What are lucid dreams
Lucid dreams are those in which the dreamer is aware that they are dreaming. Those who have studied lucid dreams describe them as a state of consciousness that allows the dreamer to guide the direction of their visions.
Van Eeden coined the term "lucid", however many consider the term to be a misnomer. Van Eeden meant lucid in the term of having insight but many believe that "conscious dreaming" would have been a better description for the phenomenon. Lucidity usually begins in the middle of a dream when the dreamer realizes that the experience is not actually occurring, but is merely a dream. Being in a lucid dream is not dream control, however experts feel that becoming lucid in a dream is likely to increase the extent to which one can influence the course of events within the vision.
There are two states of quality assigned to lucid dreams. High level refers to the state a dreamer is in when they know for certain that they are dreaming. They know that they will awaken shortly but do not rouse themselves from their dream state but allow themselves to enjoy their visions.
Low level refers to a dreamer only being somewhat aware that they are dreaming. Most of us have had this experience of being somewhere between asleep and awake at one time or another.
Remember your dreams
Although many people will experience lucidity as a rare spontaneous occurrence, it is believed that lucid dreams can be achieved through practice.
The best predictor of the ability to have lucid dreams is the ability to remember regular dreams. Tips to achieve a lucid state include getting plenty of sleep and being familiar with the way your dreams work.
Try to recall at least one dream every night. The first dream of the night is the shortest and is perhaps ten minutes long, while after eight hours of sleep, dream periods can last as long as forty five minutes to an hour. While many believe they do not dream because of their inability to recall their visions, scientists have determined that everyone dreams while asleep, usually at ninety-minute intervals. Studies show that keeping dream journals can help you to remember your dreams. Another tip to reach lucidity is to stay still upon awakening and try to hold onto your dream for as long as possible.
When do lucid dreams occur?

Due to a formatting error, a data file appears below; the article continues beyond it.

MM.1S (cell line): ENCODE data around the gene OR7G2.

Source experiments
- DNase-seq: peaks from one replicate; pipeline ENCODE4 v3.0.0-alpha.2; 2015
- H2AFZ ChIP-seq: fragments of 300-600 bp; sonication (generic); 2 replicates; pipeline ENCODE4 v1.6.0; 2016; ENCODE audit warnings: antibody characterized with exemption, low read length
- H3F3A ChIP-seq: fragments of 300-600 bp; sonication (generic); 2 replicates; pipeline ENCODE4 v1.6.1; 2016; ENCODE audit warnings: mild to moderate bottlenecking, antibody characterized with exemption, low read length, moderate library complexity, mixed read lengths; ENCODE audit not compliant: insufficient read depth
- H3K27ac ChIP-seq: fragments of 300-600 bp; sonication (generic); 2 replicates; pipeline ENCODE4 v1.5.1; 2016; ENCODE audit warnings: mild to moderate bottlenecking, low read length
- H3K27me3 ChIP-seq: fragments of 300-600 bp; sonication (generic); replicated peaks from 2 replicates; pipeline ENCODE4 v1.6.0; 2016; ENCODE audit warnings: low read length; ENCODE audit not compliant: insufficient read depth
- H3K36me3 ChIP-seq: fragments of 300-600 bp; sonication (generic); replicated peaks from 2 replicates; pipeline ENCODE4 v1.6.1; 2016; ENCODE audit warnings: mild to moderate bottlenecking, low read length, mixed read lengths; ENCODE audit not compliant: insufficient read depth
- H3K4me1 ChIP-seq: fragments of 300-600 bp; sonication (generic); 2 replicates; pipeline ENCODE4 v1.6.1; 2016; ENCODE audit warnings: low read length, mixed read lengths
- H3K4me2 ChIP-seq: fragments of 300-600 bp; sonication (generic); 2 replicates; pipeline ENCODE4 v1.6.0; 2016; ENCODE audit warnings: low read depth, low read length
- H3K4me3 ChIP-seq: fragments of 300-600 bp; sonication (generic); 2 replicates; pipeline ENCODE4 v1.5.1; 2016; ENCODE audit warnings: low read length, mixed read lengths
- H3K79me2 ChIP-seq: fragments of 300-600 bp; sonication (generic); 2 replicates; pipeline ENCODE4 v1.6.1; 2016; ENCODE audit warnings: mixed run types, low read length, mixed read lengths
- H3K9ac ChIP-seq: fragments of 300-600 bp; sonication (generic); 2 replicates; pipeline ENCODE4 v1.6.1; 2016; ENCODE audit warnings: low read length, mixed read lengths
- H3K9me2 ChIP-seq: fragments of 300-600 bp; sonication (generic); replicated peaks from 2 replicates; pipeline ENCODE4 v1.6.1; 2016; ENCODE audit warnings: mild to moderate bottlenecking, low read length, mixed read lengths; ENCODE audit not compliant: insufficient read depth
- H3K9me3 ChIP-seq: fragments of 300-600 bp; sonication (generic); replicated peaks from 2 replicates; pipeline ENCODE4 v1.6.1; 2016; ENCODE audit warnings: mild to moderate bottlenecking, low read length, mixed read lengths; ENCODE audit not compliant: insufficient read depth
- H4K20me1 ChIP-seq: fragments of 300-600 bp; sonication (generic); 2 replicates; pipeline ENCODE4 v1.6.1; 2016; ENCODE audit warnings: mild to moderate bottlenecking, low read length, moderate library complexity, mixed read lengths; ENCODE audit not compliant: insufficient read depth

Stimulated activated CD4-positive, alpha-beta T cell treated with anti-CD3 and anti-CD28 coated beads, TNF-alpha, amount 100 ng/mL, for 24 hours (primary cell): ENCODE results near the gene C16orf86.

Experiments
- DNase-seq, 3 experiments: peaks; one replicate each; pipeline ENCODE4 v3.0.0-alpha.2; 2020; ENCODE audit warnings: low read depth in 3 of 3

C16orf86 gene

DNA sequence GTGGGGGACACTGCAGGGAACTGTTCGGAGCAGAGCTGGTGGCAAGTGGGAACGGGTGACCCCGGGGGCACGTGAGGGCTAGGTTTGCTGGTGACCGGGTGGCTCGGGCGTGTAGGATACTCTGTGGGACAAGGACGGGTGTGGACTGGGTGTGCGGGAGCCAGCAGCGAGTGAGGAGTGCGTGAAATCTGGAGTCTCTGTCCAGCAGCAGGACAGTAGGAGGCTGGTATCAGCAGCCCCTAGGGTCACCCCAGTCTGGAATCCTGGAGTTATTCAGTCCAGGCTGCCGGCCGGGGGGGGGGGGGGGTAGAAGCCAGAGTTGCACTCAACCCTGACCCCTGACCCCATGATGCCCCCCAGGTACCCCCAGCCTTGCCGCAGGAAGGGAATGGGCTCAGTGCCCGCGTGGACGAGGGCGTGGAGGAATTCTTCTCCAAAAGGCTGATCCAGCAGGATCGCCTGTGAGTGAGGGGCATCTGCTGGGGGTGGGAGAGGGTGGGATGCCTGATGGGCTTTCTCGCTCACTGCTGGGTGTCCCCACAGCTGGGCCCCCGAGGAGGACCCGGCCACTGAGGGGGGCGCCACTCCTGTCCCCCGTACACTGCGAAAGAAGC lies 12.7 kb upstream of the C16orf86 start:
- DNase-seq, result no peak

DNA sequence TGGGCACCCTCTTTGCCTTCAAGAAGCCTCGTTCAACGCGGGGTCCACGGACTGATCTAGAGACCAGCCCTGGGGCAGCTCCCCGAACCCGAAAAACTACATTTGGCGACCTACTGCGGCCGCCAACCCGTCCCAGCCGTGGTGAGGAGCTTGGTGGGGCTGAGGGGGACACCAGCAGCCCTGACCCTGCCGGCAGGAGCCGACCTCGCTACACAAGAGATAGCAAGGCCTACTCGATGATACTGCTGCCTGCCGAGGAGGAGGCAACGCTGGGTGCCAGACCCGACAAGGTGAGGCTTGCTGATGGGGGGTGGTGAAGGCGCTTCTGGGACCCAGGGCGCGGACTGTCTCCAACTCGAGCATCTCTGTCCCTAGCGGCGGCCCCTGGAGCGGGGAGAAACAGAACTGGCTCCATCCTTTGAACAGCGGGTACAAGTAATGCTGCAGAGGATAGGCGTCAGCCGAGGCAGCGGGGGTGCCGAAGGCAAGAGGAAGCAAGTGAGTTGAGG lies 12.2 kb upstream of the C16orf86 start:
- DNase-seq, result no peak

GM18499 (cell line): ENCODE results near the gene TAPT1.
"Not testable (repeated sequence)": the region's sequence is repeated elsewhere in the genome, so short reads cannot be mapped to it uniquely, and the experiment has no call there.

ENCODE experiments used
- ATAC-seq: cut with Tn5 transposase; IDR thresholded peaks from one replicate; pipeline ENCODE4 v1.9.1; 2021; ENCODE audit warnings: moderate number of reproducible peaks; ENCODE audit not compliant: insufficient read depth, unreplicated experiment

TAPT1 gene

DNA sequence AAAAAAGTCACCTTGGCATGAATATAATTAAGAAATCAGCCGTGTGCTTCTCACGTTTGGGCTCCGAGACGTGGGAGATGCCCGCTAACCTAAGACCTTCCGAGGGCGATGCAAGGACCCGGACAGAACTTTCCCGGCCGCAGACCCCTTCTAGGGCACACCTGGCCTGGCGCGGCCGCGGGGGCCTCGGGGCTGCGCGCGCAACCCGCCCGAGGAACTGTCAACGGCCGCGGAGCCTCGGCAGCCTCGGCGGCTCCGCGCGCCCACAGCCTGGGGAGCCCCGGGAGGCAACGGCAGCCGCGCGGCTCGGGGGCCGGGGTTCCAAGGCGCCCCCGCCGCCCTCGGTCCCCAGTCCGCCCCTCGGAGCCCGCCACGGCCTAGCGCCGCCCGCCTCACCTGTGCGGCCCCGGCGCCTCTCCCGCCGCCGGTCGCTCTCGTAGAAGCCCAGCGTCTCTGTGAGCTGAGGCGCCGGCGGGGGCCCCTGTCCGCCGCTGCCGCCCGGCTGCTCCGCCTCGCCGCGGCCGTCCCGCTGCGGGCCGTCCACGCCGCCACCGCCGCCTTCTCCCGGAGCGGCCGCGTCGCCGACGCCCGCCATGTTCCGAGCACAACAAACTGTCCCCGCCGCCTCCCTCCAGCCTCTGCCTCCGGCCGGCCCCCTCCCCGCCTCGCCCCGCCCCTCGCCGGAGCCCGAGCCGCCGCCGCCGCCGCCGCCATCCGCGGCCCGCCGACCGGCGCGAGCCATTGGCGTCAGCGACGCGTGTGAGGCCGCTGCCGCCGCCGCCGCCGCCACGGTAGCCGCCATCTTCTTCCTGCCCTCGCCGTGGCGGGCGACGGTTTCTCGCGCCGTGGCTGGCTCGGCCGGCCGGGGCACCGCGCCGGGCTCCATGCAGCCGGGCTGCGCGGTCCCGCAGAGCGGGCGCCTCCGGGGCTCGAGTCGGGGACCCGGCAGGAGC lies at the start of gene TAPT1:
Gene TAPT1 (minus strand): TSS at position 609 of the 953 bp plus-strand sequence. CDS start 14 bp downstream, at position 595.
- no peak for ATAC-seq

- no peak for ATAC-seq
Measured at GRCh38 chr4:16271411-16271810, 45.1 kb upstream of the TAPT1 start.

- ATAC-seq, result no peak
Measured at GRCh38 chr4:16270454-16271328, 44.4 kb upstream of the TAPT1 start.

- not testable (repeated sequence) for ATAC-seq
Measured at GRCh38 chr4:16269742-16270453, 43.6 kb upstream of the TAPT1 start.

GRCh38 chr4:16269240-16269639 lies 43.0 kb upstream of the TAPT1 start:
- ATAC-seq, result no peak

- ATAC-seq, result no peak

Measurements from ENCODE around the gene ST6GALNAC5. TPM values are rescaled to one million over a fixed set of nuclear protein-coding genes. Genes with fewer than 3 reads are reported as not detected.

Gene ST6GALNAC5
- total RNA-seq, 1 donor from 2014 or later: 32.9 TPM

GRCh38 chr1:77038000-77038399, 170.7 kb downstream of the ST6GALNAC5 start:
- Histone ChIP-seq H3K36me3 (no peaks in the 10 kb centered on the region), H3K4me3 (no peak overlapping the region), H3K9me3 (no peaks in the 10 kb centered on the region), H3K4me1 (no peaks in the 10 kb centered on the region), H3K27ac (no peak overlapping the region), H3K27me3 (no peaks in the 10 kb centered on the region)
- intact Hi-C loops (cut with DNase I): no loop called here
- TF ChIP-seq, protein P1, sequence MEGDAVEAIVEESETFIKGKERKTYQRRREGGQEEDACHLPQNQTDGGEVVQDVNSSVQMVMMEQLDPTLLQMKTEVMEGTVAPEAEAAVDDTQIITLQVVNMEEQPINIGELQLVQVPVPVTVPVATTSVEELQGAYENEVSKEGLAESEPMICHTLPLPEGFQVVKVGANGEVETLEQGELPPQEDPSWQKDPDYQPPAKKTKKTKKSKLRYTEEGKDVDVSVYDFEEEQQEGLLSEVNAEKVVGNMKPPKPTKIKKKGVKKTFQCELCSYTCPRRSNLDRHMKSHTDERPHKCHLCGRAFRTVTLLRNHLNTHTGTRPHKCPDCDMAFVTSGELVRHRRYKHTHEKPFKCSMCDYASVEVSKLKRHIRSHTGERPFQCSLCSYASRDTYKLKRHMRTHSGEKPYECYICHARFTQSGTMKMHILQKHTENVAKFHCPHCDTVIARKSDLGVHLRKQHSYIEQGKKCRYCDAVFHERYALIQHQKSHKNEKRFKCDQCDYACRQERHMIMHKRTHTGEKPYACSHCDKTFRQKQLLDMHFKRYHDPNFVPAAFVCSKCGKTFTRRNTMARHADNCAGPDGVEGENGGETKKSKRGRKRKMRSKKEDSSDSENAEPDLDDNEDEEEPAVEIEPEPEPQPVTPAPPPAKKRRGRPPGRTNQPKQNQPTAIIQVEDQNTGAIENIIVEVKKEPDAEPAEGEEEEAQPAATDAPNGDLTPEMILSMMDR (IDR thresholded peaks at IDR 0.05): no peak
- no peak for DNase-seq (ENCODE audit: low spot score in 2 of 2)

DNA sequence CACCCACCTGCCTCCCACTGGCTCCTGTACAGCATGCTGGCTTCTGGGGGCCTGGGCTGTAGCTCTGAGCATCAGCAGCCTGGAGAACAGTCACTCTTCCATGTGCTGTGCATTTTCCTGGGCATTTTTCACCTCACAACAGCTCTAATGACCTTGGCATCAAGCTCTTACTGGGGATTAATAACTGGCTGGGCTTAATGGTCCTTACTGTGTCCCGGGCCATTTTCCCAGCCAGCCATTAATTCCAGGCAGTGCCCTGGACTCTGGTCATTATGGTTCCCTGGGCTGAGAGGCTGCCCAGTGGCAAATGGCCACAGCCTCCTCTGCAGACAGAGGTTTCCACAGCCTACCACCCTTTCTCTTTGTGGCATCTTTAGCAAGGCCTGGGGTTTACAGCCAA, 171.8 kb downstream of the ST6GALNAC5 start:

Lucid dreams occur during REM (rapid eye movement) sleep, which is the fifth stage of sleep and occurs approximately ninety minutes after one falls asleep. Scientists have shown that these eye movements correspond to the direction in which the dreamer is looking into his or her dreamscape. In addition to rapid eye movement, this stage of sleep is characterized by sleep paralysis during which the voluntary muscles of the body are paralyzed by a mechanism in the brain. This is important; otherwise during sleep the movements that occur in the dream would cause a like response of the body. Studies show that the beginning of lucidity causes additional physical changes such as pauses in breathing, brief changes in heart rate and skin response alterations.
Why lucid dreaming matters
Those who have experienced lucid dreams say that they are a wonderful experience and allow for a feeling of utter freedom while feeling safe and secure in the knowledge that they are only dreaming. In addition to being enjoyable, lucid dreams can be used to overcome certain afflictions. Nightmares can be overcome by achieving control over one's dreams. If you can achieve lucidity within a dream and maintain awareness that you are dreaming, you can awaken yourself if need be, or consciously alter the subject of the dream to include visuals that aren't frightening.
Lucid dreams are also used for creativity and problem solving or as a healing tool for visual imagery to improve physical health. Lucid dreams can help to overcome phobias, work through grief, and to decrease social or sexual anxieties. In addition to being able to guide yourself through your dreams via lucid dreaming, you can also discover what your dreams mean and get a deeper look into your emotions and thoughts.